The sārangī is a bowed, short-necked string instrument played in traditional music from India – Punjabi folk music, Rajasthani folk music, and Boro folk music (there known as the serja) – also in Pakistan and Bangladesh. It is said to most resemble the sound of the human voice through its ability to imitate vocal ornaments such as gamaks (shakes) and meends (sliding movements). The sarangi (Nepali) is a different instrument, traditional to Nepal.

The Childrens Museum of Indianapolis - Sarangi.jpg
Related instruments


Surjeet Singh tuning his Sarangi

Sarangi derives its name from the bow of Lord Vishnu and probably as it is played with a bow it is named sarangi. According to some musicians,[who?] the word sarangi is a combination of two words: seh ('three' in Persian) and rangi ('coloured' in Persian) or Persian sad-rangi, sad for 'hundred' in Persian ('hundred coloured) corrupted as sarangi.[citation needed] The term seh-rangi represents the three melody strings. However, the most common folk etymology is that sarangi is derived from sol rang ('a hundred colours') indicating its adaptability to many styles of vocal music, its flexible tunability, and its ability to produce a large palette of tonal colour and emotional nuance.

The repertoire of sarangi players is traditionally very closely related to vocal music. Nevertheless, a concert with a solo sarangi as the main item will sometimes include a full-scale raag presentation with an extensive alap (the unmeasured improvisatory development of the raga) in increasing intensity (alap to jor to jhala) and several compositions in increasing tempo called bandish. As such, it could be seen as being on a par with other instrumental styles such as sitar, sarod, and bansuri.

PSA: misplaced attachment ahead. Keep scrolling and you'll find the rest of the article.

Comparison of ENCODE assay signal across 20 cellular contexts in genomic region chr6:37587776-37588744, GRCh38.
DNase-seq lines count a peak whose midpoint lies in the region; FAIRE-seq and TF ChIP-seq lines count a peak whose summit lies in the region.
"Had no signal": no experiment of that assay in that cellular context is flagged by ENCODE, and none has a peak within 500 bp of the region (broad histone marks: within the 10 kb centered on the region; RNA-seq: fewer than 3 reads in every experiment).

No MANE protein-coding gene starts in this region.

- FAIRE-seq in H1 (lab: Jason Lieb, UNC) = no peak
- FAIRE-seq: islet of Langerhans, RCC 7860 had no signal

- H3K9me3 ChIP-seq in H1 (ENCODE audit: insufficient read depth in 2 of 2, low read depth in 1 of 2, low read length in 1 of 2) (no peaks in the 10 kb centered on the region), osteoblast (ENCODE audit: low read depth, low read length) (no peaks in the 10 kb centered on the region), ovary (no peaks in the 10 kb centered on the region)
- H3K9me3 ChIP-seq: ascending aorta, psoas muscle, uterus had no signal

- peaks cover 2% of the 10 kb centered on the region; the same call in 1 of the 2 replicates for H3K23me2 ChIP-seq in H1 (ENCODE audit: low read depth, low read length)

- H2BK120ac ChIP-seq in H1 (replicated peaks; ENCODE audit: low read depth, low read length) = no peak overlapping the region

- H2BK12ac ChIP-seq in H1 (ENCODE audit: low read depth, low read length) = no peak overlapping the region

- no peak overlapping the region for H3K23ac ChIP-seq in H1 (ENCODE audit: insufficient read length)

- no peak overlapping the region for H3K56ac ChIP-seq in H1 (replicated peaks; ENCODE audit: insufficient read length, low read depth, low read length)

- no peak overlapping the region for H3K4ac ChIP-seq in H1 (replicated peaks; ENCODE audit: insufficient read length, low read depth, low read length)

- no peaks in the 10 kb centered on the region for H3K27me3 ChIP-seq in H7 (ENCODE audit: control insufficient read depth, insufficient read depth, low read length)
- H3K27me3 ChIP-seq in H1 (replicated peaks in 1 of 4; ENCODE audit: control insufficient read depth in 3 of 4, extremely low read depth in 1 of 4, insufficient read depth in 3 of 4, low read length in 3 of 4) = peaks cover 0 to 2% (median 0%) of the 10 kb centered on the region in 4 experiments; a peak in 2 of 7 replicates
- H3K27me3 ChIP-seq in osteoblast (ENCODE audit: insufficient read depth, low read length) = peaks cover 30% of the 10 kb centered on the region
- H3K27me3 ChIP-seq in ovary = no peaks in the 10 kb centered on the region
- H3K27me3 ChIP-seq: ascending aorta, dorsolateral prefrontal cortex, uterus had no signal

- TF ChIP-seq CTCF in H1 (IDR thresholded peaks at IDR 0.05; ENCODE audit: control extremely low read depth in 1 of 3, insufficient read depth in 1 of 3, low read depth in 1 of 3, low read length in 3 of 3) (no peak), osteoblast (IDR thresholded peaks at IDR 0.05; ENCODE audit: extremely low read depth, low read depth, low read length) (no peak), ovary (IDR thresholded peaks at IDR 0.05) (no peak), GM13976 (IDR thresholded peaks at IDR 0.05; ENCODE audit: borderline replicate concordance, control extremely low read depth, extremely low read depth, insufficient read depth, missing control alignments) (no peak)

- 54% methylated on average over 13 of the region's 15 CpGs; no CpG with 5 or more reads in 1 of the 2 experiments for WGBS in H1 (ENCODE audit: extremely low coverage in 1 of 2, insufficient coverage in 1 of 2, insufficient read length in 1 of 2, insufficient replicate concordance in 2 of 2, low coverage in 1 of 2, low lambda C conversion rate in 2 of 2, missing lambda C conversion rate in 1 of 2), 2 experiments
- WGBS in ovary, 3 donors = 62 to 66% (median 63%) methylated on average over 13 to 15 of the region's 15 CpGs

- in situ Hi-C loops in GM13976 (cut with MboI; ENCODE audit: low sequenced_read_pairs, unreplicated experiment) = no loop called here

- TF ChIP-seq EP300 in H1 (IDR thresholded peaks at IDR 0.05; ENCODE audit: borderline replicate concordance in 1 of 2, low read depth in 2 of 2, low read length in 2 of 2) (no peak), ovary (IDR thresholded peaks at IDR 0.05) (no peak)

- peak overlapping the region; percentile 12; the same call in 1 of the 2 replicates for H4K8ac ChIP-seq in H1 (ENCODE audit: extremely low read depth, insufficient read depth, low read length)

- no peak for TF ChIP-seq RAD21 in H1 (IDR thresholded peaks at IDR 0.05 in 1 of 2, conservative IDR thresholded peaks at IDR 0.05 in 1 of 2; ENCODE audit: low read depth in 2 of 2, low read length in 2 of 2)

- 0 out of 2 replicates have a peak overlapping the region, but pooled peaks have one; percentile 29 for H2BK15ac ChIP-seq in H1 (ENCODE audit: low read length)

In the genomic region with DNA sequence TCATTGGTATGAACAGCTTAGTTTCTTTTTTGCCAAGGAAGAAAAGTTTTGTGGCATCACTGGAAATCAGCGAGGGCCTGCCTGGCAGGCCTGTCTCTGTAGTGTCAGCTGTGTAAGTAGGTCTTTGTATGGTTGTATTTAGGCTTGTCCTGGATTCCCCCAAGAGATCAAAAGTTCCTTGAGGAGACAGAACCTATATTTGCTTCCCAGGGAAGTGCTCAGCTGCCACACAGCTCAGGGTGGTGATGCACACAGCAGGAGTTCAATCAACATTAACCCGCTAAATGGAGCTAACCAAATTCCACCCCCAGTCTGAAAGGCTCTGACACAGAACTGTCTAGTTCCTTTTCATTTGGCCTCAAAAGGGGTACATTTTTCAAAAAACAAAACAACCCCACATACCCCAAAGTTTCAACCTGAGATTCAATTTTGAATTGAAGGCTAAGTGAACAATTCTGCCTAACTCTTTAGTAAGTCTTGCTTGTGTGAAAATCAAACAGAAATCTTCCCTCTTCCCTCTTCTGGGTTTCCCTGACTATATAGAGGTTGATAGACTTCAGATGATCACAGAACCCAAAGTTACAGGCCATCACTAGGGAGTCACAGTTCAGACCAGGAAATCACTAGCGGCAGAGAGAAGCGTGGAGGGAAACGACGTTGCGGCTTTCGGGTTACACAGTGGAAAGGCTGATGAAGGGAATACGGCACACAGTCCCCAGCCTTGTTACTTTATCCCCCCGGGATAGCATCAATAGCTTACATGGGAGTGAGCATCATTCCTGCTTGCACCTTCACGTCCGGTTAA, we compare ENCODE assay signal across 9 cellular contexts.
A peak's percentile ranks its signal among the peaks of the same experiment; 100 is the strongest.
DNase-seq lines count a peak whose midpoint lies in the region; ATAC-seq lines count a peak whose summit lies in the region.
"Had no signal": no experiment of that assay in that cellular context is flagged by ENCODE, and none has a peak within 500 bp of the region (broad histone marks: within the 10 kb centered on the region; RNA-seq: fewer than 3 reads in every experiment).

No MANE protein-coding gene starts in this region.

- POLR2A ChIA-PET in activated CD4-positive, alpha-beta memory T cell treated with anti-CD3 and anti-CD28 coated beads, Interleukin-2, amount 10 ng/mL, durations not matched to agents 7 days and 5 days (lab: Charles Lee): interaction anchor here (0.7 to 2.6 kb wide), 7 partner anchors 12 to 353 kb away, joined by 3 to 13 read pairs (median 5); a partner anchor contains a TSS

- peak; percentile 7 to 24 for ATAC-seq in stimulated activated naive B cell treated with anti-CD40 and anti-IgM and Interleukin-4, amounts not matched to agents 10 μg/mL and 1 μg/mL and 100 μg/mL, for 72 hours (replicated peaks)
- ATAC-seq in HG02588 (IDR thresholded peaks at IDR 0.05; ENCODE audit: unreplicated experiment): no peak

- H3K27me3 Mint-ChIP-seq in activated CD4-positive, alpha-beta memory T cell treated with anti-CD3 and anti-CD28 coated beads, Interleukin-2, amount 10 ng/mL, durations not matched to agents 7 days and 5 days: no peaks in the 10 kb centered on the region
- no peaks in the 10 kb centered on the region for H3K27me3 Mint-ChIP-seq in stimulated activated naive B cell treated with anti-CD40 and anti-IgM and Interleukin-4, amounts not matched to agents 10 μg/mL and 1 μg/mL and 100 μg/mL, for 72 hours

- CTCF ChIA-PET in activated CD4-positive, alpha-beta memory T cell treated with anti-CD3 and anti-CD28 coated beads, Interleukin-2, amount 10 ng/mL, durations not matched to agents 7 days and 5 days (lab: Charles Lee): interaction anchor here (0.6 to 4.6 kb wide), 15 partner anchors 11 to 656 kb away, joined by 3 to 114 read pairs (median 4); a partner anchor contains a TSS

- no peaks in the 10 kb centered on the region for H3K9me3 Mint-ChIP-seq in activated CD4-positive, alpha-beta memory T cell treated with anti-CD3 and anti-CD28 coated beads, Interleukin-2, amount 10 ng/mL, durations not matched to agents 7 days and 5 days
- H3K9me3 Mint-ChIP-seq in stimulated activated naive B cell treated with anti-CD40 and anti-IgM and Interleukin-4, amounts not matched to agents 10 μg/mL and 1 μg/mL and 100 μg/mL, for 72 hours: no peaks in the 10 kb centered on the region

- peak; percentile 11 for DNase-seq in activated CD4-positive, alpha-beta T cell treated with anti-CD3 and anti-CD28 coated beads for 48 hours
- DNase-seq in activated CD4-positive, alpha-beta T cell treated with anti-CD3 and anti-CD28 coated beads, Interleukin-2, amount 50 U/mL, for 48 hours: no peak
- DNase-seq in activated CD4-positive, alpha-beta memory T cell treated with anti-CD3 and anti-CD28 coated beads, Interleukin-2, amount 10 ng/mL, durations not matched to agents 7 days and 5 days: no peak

It is rare to find a sarangi player who does not know the words of many classical compositions.[citation needed] The words are usually mentally present during the performance, and a performance almost always adheres to the conventions of vocal performances including the organisational structure, the types of elaboration, the tempo, the relationship between sound and silence, and the presentation of khyal and thumri compositions. The vocal quality of sarangi is in a separate category from, for instance, the so-called gayaki-ang of sitar which attempts to imitate the nuances of khyal while overall conforming to the structures and usually keeping to the gat compositions of instrumental music. (A gat is a composition set to a cyclic rhythm.)

The Nepali Sarangi is also a traditional stringed musical instrument of Nepal, commonly played by the Gaine or Gandarbha ethnic group but the form and repertoire of sarangi is more towards the folk music as compared to the heavy and classical form of the repertoire in India. In Nepal, Sarangi is viewed as an iconic musical instrument to identify the Gandarbha people.


A sarangi laid flat